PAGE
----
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The young boys and girls were all huddled around the Grand Old Man. During the summer vacation, this was a regular feature at sunset in the neighbourhood. Every evening, he would tell them stories of heroes and battles, of the moon and the stars, of gods and demons, of fantasy and fairylands. That day was the last day of their vacation. The next day, they would all leave for their homes in the city. The old man, a short-story writer of great acclaim in his younger days, said to the kids, “Look here. Tomorrow, you will all leave me and go. I will have to wait for one more year to see you again when you get your next vacation. I do not know when the Lord will call me back. I wrote a small book a few years ago, which is not yet published; a book of stories; stories that will make you great men and women when you grow up. Do you know when you will be truly great? When your heart opens out and embraces the whole world. I shall read out some stories from this book.” There was something in his voice that day, as he read out the stories. The words etched themselves on the tender minds of the kids, opening up hitherto unknown feelings, awakening new hopes, colouring new dreams, making each one of them resolve, „I too shall manifest these qualities in my life‟. The Old Man‟s voice rang out: Nitin was in High School. He was excited and eager to participate in the Under-16 State Level Athletics Championships. While his parents watched expectantly from the stands, he ran and won the gold medal in the first race. He was proud of his medal and the cheers from the crowd. Then he ran in the second race. Just at the finish line, when he would have again won, he stopped and stepped off the track. His parents gently chided him, ‘why did you do that, Nitin? If you had continued running, you would have won the race, you know.’ Nitin innocently replied, ‘But, mummy, I already have a medal. Santosh didn’t have one yet.’ The old man said, „There is such a thing as experiencing joy in the joy of another person.‟ He then read them the story of the kind dentist: Ajay’s tooth ached like hell. He feared dentists. However, now he had to see one. But how? He was too poor to afford a dental treatment. Maybe he would go and ask a dentist to just see his tooth and get some medicine prescribed, and not get the tooth treated or pulled out. So he went to a dentist nearby. ‘Hmmm....this tooth is in real bad shape, young man.’ ‘Aw, doctor, I already know that.’ ‘But don’t worry; I’ll fix them.’ No, doctor. I don’t have money to pay you.’ Saying so, he started climbing out of the chair. ‘What do you do, young man?’ asked the doctor, filing a syringe with novocaine. Page 1 of 4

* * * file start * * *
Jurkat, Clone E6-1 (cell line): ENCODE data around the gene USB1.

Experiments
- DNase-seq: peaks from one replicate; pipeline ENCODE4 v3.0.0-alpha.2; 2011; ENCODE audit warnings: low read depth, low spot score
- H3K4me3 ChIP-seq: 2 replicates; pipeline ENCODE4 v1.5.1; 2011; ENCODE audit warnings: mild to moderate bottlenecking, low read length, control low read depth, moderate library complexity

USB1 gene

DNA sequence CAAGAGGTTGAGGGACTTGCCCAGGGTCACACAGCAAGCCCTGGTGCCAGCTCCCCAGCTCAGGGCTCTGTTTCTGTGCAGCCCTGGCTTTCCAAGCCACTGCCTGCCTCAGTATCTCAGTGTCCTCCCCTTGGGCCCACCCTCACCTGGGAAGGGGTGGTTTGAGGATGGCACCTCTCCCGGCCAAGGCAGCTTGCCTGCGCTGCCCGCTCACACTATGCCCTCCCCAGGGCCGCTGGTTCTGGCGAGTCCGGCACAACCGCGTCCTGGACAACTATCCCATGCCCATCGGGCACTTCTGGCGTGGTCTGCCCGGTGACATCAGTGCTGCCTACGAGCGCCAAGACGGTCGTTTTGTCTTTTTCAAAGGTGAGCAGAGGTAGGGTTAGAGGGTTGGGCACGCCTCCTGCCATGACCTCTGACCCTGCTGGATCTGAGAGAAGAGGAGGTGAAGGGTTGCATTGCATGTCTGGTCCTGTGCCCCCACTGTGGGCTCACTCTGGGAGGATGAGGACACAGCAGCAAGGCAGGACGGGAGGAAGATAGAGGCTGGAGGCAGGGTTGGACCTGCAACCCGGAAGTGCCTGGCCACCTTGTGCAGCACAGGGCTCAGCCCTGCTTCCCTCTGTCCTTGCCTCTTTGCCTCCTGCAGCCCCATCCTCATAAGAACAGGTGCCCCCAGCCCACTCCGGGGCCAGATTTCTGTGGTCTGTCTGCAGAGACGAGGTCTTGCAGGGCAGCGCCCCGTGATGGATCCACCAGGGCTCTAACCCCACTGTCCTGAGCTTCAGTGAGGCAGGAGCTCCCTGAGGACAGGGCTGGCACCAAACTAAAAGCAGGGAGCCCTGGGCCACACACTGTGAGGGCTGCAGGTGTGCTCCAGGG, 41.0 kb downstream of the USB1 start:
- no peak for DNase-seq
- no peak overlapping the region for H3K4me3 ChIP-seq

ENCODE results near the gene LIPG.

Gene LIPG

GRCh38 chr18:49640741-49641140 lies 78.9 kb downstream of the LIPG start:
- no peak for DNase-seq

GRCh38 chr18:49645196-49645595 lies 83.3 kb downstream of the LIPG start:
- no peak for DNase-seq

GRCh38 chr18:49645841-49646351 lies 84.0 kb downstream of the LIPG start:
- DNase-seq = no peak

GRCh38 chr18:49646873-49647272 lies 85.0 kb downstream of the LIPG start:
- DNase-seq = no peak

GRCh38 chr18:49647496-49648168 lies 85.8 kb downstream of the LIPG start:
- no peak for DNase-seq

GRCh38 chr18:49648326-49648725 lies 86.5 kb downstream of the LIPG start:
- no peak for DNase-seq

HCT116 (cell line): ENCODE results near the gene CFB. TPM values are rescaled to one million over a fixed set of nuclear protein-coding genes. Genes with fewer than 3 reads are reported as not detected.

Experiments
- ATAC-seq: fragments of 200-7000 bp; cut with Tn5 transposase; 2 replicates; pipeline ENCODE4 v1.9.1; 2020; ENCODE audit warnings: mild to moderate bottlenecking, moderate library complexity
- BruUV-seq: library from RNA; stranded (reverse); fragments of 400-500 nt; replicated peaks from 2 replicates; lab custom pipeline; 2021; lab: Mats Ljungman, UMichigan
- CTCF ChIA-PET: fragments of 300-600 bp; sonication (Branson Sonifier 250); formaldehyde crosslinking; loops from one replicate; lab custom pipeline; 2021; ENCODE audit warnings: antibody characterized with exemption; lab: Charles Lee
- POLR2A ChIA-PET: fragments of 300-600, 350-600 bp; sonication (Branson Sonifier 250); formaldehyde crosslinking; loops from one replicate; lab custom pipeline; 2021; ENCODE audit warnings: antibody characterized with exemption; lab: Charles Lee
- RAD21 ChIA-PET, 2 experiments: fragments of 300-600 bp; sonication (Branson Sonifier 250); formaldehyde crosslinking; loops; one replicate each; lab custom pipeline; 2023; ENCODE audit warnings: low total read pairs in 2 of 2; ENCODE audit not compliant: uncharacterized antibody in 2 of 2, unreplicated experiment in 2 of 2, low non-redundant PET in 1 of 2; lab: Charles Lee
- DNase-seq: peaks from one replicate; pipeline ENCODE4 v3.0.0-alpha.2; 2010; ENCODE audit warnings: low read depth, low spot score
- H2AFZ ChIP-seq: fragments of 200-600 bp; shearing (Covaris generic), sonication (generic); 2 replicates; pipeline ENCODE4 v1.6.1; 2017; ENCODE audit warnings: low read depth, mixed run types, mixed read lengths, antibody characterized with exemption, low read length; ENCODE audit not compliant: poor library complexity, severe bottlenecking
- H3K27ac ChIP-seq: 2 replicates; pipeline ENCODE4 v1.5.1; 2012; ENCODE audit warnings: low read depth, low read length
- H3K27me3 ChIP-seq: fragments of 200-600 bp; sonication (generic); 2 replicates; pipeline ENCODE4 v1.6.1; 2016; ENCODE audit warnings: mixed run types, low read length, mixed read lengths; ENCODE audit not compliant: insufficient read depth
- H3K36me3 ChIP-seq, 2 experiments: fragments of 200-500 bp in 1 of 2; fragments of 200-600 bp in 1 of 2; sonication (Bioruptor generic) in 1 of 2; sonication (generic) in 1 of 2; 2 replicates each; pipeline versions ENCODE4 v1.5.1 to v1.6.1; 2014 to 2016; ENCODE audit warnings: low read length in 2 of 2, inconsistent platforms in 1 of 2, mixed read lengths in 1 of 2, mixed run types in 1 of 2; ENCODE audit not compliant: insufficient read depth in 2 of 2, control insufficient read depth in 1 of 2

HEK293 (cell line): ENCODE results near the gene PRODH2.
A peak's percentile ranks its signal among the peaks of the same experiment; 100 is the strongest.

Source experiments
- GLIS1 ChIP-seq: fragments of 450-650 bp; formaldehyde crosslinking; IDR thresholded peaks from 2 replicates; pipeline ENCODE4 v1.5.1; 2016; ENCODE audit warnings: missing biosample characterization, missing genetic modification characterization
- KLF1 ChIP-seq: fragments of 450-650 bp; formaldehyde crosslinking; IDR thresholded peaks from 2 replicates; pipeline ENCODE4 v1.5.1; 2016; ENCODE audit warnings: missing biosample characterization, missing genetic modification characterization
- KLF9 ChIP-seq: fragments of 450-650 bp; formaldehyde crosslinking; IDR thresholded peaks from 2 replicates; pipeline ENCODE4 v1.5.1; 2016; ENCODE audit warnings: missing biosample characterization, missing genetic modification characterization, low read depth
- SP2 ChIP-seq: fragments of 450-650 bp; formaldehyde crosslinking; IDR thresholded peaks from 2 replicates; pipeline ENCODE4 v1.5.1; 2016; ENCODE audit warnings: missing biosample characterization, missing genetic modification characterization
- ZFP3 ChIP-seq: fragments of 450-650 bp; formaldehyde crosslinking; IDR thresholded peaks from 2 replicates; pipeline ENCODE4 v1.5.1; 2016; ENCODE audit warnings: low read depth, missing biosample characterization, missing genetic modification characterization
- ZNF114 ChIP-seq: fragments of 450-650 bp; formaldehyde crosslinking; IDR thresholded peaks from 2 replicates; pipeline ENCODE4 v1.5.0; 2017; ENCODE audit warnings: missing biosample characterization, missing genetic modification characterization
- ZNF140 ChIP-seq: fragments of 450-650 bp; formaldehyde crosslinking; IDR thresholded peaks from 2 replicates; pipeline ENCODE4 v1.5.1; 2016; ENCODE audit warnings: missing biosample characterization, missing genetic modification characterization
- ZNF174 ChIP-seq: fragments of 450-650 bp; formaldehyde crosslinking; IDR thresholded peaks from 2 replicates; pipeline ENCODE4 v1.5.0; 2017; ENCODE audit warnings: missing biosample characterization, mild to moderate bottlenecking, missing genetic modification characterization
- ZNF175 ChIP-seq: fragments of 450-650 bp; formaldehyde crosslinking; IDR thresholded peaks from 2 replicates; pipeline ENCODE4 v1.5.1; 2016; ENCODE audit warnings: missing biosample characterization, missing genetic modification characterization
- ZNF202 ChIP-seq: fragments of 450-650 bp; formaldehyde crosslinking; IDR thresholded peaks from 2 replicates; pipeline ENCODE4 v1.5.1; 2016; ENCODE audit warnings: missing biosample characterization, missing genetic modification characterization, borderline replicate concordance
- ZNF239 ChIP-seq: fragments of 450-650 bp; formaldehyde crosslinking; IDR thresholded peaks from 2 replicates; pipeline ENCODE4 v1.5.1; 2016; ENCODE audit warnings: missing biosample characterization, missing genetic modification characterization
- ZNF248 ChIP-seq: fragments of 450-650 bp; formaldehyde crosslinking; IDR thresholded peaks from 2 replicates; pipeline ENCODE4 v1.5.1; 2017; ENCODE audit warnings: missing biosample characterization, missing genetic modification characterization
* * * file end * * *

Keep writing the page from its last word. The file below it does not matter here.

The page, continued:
‘I told you I have no money’. ‘Are you studying in the Govt College?’ ‘I don’t see what difference that’s going to make to you, doctor’ was his curt reply. When one’s teeth start aching, all gentility takes flight. ‘After your graduation, you plan to get a job?’ ‘Great! Doctor, just tell me what medicine will subside this bloody pain. And what exactly are you doing – turning into my career manager?’ ‘Well, you can pay me when you graduate and land a job. Meantime, you concentrate on your studies and leave your tooth-problem to me’ saying so, the doctor pushed the needle into Ajay’s gums. Ajay never forgot this incident. It changed his outlook towards life forever. The Old Man then read out the incredible story of Ugly Jaipal: Jaipal was a student. He was quite normal in every way, but he had a distorted and grotesque face. His friends laughed behind him and caricatured him. Jaipal was sad. ‘Listen boys’, said their teacher, ‘every feature has its own beauty, its own harmony. You have a very limited notion of what is beautiful and what is not. That’s why you can’t see beauty in Jaipal’s face. When you look at him or talk to him, know that he too, like you, is a person, God’s own creation. Unknown to you, there is a reason why God made him like that. Once you believe this, you will find him him an excellent friend and you will love him. Once you love him, he will look absolutely normal to you, if not handsome.’ One day, Jaipal went shopping. He saw a mirror lying on the road in front of a shop. He asked the shopkeeper why it was outside. The shopkeeper replied that it was a defective mirror which reflected one’s face in a distorted manner; hence he had thrown it away. Jaipal looked into the mirror. His face looked charming. The peculiarity of the glass gave his face a new look. The defect in the glass used to re-arrange the parts of a face in its reflection. A handsome face therefore appeared grotesque. The same process worked for a deformed face too. The defective glass re-arranged the parts of this deformed face and made it look handsome! Jaipal gazed at it for a long time and took it home. He began to think seriously. Did the mirror show something untrue? No. it used to distort the reflection, of course. But it was only re-presenting the object already present before it. It added nothing new to it. So, he realised that the mirror could not reflect what was not there before it. The harmony and the charm he saw were there in him – the mirror had only re-arranged them.